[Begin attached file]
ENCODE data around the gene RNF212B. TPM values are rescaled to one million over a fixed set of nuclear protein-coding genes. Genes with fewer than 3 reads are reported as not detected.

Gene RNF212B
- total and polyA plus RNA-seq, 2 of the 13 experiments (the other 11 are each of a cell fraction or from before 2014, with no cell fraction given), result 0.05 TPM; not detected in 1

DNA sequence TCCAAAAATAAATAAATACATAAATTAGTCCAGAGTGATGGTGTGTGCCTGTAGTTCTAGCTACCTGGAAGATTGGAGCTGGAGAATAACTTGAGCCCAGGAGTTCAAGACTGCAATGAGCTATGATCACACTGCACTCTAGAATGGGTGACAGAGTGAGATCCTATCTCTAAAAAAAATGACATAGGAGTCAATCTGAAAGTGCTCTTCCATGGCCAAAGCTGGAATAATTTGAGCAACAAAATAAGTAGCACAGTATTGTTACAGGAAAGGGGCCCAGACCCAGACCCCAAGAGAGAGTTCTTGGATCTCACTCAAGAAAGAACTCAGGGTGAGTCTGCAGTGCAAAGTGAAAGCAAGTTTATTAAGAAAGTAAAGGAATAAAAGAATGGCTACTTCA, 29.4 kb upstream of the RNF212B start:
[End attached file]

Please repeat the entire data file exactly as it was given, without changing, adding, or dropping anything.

ENCODE data around the gene RNF212B. TPM values are rescaled to one million over a fixed set of nuclear protein-coding genes. Genes with fewer than 3 reads are reported as not detected.

Gene RNF212B
- total and polyA plus RNA-seq, 2 of the 13 experiments (the other 11 are each of a cell fraction or from before 2014, with no cell fraction given), result 0.05 TPM; not detected in 1

DNA sequence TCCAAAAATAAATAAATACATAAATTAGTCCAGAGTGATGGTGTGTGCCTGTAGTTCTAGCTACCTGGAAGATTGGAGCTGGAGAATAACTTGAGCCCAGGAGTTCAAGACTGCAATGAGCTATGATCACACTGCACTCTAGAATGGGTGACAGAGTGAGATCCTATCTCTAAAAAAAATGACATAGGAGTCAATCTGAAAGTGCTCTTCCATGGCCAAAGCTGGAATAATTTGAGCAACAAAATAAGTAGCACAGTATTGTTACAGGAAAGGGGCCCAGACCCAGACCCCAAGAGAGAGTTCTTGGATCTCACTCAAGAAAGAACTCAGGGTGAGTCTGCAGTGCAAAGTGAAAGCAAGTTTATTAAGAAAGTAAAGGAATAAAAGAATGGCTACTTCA, 29.4 kb upstream of the RNF212B start: